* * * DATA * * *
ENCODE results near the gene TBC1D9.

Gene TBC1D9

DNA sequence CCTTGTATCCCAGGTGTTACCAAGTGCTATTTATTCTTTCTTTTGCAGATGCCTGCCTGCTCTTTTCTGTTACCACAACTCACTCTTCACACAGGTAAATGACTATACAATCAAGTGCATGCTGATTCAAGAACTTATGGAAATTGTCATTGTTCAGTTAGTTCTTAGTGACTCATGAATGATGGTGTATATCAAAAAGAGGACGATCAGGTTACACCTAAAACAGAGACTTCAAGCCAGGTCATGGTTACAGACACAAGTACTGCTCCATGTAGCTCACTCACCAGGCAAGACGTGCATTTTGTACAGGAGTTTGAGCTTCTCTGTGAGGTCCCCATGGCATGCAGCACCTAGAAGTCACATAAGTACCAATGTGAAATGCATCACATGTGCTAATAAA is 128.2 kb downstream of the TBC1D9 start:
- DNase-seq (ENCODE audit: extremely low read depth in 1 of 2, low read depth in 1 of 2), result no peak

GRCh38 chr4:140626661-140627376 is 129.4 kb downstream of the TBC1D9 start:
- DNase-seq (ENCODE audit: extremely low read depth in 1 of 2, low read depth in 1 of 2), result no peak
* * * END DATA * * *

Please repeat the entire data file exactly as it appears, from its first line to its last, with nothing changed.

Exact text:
ENCODE results near the gene TBC1D9.

Gene TBC1D9

DNA sequence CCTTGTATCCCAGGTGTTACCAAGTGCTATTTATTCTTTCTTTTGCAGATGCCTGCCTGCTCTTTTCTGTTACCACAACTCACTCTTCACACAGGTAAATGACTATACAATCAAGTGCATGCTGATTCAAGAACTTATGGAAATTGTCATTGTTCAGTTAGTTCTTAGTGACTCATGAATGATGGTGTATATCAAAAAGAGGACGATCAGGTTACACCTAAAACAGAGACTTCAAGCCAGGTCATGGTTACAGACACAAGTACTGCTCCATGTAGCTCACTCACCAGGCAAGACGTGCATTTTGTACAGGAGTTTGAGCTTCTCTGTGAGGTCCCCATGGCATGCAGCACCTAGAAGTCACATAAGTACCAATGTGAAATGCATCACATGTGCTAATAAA is 128.2 kb downstream of the TBC1D9 start:
- DNase-seq (ENCODE audit: extremely low read depth in 1 of 2, low read depth in 1 of 2), result no peak

GRCh38 chr4:140626661-140627376 is 129.4 kb downstream of the TBC1D9 start:
- DNase-seq (ENCODE audit: extremely low read depth in 1 of 2, low read depth in 1 of 2), result no peak